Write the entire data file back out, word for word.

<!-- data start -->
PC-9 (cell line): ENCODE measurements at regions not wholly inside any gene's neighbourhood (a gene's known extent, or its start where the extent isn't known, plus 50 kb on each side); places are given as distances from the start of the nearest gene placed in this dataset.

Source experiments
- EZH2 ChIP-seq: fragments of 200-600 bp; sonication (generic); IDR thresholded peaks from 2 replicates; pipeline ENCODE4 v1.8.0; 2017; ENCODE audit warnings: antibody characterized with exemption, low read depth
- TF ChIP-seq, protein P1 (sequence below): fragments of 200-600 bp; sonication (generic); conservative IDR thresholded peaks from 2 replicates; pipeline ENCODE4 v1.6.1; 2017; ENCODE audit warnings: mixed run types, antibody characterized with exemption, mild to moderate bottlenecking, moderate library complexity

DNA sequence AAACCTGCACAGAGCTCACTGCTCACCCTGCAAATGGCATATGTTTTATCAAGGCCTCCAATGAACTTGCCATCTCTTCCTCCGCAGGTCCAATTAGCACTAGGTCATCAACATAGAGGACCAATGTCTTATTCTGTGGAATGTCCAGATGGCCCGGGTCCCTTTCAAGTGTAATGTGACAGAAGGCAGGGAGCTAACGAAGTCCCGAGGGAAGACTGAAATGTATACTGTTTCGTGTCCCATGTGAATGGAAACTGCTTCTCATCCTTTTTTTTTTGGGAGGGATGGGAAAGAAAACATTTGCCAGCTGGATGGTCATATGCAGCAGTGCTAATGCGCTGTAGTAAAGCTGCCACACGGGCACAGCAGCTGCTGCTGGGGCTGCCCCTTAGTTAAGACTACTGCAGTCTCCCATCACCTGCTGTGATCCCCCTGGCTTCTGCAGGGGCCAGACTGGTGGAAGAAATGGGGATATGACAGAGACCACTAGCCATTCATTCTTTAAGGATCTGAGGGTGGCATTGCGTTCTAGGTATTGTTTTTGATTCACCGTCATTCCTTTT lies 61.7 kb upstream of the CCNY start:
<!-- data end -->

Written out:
PC-9 (cell line): ENCODE measurements at regions not wholly inside any gene's neighbourhood (a gene's known extent, or its start where the extent isn't known, plus 50 kb on each side); places are given as distances from the start of the nearest gene placed in this dataset.

Source experiments
- EZH2 ChIP-seq: fragments of 200-600 bp; sonication (generic); IDR thresholded peaks from 2 replicates; pipeline ENCODE4 v1.8.0; 2017; ENCODE audit warnings: antibody characterized with exemption, low read depth
- TF ChIP-seq, protein P1 (sequence below): fragments of 200-600 bp; sonication (generic); conservative IDR thresholded peaks from 2 replicates; pipeline ENCODE4 v1.6.1; 2017; ENCODE audit warnings: mixed run types, antibody characterized with exemption, mild to moderate bottlenecking, moderate library complexity

DNA sequence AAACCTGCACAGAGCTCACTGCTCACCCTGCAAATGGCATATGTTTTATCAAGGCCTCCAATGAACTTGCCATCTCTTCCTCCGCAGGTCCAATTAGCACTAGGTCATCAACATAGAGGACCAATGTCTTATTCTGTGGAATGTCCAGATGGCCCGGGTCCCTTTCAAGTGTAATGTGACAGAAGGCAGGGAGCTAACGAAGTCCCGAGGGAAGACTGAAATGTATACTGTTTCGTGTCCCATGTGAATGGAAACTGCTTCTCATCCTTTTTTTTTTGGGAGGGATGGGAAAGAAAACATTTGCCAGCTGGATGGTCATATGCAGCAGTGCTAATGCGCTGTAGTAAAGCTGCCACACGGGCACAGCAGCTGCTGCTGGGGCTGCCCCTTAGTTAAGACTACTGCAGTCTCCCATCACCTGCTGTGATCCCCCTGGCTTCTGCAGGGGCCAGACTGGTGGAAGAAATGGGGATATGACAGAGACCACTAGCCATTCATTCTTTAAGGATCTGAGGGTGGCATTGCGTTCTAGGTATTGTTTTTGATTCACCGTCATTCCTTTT lies 61.7 kb upstream of the CCNY start: